March 22, 2021
Among those participating was the North Vancouver-based non-profit First Nations Technology Council, which reports on its website that “only 25% of Indigenous communities in BC meet the current broadband definition of 50 mbps download speed and 10 mbps upload speed.
“This lack of basic service, recently deemed a human right by the United Nations, is a key barrier preventing Indigenous peoples from accessing training and employment opportunities,” the Council reports.
COVID-19 appears to have made the situation worse, according to a PolicyNote article on “digital equity” from the Canadian Centre for Policy Alternatives in Vancouver.
In 2016, the Canadian Radio-television and Telecommunications Commission (CRTC) established a universal service objective that “Canadians, in urban areas as well as in rural and remote areas, have access to voice services and broadband Internet access services, on both fixed and mobile wireless networks” (at para. 37), declaring that (i) fixed and mobile wireless broadband Internet access services and (ii) fixed and mobile wireless voice services are “basic telecommunications services” within the meaning of subsection 46.5(1) of Canada’s Telecommunications Act. That provision requires service providers to contribute to a fund to support Canadians’ continuing access to such basic services.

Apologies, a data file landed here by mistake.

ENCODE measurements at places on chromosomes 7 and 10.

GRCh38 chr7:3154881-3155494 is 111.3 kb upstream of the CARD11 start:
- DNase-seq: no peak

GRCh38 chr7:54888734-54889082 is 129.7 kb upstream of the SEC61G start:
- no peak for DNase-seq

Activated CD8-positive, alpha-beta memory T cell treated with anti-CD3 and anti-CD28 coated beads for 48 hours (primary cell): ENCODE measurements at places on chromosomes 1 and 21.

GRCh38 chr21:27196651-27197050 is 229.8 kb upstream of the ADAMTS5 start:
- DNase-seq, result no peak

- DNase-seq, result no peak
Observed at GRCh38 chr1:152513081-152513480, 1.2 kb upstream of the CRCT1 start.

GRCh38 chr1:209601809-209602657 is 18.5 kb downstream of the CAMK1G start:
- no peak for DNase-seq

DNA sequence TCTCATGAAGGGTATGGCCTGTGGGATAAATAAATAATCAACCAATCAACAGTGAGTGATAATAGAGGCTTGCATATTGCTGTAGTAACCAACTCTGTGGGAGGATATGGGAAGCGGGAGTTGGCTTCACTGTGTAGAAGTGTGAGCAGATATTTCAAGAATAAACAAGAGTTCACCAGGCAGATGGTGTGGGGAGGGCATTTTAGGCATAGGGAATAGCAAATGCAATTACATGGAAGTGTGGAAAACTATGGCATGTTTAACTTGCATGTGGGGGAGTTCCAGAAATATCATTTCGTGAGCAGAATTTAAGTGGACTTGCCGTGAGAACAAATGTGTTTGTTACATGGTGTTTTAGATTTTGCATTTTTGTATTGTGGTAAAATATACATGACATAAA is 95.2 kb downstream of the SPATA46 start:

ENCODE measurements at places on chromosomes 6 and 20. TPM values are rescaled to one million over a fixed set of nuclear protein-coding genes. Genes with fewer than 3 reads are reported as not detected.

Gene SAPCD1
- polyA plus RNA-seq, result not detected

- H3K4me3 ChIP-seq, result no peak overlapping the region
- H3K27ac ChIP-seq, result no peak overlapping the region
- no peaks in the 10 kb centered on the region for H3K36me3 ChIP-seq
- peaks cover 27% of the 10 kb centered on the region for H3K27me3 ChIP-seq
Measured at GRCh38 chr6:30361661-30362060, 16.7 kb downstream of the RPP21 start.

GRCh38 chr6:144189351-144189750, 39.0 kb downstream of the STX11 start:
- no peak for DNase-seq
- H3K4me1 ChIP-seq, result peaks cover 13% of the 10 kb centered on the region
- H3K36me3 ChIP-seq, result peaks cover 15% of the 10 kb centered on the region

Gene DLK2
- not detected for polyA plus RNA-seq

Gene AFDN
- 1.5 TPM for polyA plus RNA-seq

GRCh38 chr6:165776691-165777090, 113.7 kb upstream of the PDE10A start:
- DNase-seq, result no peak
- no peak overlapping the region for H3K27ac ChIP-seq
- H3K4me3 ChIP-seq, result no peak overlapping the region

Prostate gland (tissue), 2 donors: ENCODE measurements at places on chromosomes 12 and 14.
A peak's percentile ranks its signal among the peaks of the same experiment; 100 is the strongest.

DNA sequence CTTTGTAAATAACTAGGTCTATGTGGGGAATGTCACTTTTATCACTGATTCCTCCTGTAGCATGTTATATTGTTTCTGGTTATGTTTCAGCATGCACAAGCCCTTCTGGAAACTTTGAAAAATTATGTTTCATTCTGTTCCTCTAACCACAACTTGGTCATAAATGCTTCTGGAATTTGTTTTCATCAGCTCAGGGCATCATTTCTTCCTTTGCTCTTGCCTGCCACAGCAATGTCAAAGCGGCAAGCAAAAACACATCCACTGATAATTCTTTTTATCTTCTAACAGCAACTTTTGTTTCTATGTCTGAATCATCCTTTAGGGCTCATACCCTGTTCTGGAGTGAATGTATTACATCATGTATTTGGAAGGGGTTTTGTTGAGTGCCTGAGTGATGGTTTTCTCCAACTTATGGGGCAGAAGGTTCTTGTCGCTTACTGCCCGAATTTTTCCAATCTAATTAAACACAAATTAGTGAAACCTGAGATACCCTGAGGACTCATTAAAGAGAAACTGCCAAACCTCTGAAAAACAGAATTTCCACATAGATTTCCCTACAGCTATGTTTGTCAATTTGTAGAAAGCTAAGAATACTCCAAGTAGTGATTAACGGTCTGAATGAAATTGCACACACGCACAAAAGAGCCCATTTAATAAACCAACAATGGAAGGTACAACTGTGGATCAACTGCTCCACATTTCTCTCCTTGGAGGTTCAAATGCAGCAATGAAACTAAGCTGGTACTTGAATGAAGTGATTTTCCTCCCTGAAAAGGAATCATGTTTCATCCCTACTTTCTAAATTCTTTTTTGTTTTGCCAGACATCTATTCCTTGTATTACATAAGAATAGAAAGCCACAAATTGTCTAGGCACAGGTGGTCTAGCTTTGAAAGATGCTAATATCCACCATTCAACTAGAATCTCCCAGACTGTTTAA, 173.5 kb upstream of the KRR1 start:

The CRTC wrote that “there is a significant disparity in the broadband Internet access service levels available in urban centres compared to those in rural and remote areas.”
Rogers, for its part, announced on March 17, 2021 plans to partner with Cree-owned wireless carrier Eeyou Mobility to start offering service throughout the Eeyou Istchee and James Bay region of northern Quebec.
Moreover, Rogers “says it will create a new $1 billion fund dedicated to connecting rural, remote and Indigenous communities across Western Canada to high-speed internet service” (CBC News, March 15, 2021).
As well, Rogers says it is making free phones and data plans available to vulnerable and remote populations.
Other points of interest:
- In Vancouver’s Downtown Eastside, the Downtown Eastside Literacy Roundtable uses LinkVan to hook up service providers and community members with technology, among other services
- mHealth: Using mobile phones for health among young Indigenous people who have used drugs in BC
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We acknowledge that the land on which we work is the unceded territory of the Coast Salish peoples, including the territories of the xʷməθkwəy̓əm (Musqueam), Skwxwú7mesh (Squamish), and Səl̓ílwətaʔ/Selilwitulh (Tsleil-Waututh) Nations.